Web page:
The Lama, as a Tibetan Buddhist and someone more accustomed to using Chinese than e. g. Punjabi, also is very much this, at least at the beginning of the novel, but things change, especially after he meets up with the Sahiba, a fellow Buddhist, if a lapsed one.
Getting Crap Past the Radar: Isn't Kim a child street vagrant raised by a father who is a drug addicted Shell-Shocked Veteran? If he lived today he would be taken in by child services (as he would have in the novel, if he had not been so good at avoiding the 19th century Indian version).
Also Kim does associate with prostitutes etc., at one point getting one of them to help him dye his skin by pretending to plan to seduce a very young girl, and at another point it is hinted that his fellow pupils at the school think that Creighton has a more than fatherly interest in him.
Going Native: Kim can effortlessly go native as both a Hindu and a Muslim in India.
Honey Trap : A prostitute secretly working for some unnamed Rebel Leader tries to do this to Mahbub Ali. He is too smart for them and hides the message he is carrying before she can steal it, and recount gleefully later that he could sense how frustrated she was.
Indian Political Service: It is not actually said that Kim worked for this, and it did not officially maintain large spy rings in India at the time. However he was doing the sort of work that it did.
The Espionage profession is called The Great Game, especially when the phrase is said to be inspired by chess and the main opponent is Russia.
Mighty Whitey: Subverted in that Kim, who is of British parentage, learns a lot from his European schooling, but also from his adopted homeland and the Lama, and he feels more at home being a native rather than a "Sahib" (word used to call British in India). Kim himself puts it rather snarkily while referring to a British priest.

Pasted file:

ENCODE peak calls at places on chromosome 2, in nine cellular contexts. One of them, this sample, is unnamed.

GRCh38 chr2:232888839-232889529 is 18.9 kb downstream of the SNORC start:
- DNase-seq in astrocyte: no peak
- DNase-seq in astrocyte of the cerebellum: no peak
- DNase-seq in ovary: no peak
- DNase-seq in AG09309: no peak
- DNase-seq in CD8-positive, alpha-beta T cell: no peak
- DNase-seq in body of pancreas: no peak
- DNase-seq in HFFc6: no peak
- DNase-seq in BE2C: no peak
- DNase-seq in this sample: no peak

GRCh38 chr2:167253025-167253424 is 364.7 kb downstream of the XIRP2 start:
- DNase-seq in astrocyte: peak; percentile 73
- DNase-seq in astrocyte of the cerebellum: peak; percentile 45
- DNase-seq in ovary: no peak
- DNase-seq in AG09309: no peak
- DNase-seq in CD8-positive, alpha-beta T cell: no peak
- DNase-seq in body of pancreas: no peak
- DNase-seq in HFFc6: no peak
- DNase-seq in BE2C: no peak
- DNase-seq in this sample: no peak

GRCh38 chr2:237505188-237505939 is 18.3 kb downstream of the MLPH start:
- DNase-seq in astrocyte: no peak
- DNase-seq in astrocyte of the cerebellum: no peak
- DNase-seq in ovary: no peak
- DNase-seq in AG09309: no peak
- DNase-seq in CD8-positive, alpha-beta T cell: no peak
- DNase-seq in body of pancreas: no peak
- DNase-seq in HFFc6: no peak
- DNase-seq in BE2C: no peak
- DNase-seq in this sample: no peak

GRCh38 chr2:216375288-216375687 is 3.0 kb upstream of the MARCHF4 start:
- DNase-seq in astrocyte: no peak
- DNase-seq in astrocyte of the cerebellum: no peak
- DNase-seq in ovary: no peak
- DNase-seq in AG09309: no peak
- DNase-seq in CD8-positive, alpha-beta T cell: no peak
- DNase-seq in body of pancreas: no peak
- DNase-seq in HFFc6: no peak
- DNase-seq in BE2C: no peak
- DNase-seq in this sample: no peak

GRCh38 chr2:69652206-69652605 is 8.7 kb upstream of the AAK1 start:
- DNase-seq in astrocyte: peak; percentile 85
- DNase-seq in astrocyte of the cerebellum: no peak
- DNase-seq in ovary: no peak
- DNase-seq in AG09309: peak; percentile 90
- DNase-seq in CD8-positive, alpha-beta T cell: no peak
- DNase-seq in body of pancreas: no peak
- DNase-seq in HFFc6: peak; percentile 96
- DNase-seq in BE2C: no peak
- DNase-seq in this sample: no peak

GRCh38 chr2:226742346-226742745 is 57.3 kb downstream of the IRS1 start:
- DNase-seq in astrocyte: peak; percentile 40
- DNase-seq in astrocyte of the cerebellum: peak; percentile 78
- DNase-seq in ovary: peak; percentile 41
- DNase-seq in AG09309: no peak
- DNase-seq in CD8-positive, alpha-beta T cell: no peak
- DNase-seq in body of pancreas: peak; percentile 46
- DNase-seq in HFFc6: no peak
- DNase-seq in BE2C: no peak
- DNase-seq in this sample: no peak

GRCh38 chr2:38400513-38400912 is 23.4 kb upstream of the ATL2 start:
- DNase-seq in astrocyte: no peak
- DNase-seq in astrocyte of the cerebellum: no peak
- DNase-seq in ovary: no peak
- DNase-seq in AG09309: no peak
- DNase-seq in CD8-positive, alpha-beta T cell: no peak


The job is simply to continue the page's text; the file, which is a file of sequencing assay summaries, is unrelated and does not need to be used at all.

Kim: The thin fool who looks like a camel says that I am the son of a Sahib...he thinks that once a Sahib is always a Sahib.
MultiTribal team: Played straight and quite well. Aside from the major characters which come from diverse castes people from all over India are met randomly along the road, or what not. There are no major villains and most characters come off as more or less likeable. The feeling is that India is a rainbow of castes and the British while the ruling class, are treated by the locals and perhaps even by themselves as just another caste. To a large degree this is Truth in Television, though presented in something of a Lighter and Softer manner.
The Prophecy: There are two prophecies in the novel about Kim in the book, one handed down from his father and garbled by the people who raised him, and another uttered by a Hindu priest in a village he and the Lama pass through. Both turn out to be true.
The Shangri-La: Subverted. Teshoo Lama as a former abbot of a Tibetan monastery arguably comes from there, but Kipling deals with Lamaism pretty much realistically. Towards the end of the book he and Kim travel into a different part of the Himalayas (further to the West) which does not fit the "mystical place in the mountains" stereotype. There is no Deathtrap or Tome of Eldritch Lore, it is simply another country. And the Lama receives his enlightenment only after he leaves the mountains and returns to the plains.
Teen Superspy: Kim is a moderate example. He starts off in a plausible non-super way as a Street Urchin who is used by a passing spy to carry messages for him. The only thing super about him is his ability to flawlessly enter every culture in India.
Very Loosely Based on a True Story: In the years before the book was written, a young, light-skinned, blue-eyed Indian man was charged with murder. Around his neck, the police found a leather bag which the man claimed was a charm. When the bag was opened, it proved to contain a birth certificate proving his father was an Irish soldier. The case received a fair bit of publicity, and too many details add up for it not to have been Kipling's source of inspiration.
Walking the Earth: Much of the book is about just travelling around like any other traveller.